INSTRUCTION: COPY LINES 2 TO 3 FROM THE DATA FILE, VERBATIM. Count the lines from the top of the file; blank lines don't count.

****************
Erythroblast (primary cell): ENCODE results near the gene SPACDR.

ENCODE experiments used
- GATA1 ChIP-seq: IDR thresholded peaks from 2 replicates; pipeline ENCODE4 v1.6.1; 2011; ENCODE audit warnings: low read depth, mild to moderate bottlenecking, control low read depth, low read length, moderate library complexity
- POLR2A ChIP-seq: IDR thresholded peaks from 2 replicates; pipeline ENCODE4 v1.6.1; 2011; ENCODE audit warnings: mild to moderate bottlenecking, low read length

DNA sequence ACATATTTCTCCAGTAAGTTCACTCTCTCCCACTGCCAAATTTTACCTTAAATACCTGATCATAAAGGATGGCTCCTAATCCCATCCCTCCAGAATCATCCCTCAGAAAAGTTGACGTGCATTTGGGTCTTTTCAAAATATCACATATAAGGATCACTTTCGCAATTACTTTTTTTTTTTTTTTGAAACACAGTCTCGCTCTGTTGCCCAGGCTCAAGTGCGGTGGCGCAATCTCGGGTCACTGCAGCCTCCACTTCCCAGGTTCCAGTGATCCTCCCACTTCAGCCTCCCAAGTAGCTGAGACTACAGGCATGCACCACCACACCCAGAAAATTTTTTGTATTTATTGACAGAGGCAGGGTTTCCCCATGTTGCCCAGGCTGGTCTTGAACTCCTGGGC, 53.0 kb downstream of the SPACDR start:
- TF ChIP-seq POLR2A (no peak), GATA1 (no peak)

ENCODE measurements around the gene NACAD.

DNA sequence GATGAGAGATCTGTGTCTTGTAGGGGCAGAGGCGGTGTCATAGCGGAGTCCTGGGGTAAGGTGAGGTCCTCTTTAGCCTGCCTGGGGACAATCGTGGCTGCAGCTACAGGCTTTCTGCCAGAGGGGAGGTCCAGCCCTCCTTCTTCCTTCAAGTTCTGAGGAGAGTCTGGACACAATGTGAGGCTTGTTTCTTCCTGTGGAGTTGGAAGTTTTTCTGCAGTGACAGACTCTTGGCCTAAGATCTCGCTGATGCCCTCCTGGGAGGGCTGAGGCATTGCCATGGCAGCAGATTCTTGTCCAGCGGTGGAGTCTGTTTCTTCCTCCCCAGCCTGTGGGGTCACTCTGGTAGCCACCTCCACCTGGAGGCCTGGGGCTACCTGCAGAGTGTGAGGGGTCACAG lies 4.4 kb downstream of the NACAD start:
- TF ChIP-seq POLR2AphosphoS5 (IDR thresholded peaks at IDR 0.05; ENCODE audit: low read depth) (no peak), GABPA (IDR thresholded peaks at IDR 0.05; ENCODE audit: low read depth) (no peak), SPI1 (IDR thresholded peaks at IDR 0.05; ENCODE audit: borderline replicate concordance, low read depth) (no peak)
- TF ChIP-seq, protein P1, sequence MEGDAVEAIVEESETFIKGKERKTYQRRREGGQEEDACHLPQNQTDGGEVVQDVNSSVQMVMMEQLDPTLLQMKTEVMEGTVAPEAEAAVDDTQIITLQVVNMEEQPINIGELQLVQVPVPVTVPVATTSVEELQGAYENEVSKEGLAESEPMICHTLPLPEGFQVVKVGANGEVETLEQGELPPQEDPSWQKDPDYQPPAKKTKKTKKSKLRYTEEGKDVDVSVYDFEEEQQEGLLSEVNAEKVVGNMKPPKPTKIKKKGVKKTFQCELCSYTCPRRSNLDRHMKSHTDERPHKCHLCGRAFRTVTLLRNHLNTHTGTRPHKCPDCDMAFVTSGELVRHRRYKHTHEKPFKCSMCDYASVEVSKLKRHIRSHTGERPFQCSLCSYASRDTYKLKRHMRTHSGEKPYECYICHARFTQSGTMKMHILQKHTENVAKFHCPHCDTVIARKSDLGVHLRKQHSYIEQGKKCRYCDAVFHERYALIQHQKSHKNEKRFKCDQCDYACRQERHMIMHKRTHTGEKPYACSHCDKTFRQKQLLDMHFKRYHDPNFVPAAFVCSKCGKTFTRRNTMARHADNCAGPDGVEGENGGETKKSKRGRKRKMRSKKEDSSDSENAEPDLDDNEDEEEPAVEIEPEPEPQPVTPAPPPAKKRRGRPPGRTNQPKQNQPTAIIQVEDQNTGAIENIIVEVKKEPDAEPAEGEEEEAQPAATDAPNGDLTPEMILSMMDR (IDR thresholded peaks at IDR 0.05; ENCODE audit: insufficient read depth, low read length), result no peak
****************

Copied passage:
ENCODE experiments used
- GATA1 ChIP-seq: IDR thresholded peaks from 2 replicates; pipeline ENCODE4 v1.6.1; 2011; ENCODE audit warnings: low read depth, mild to moderate bottlenecking, control low read depth, low read length, moderate library complexity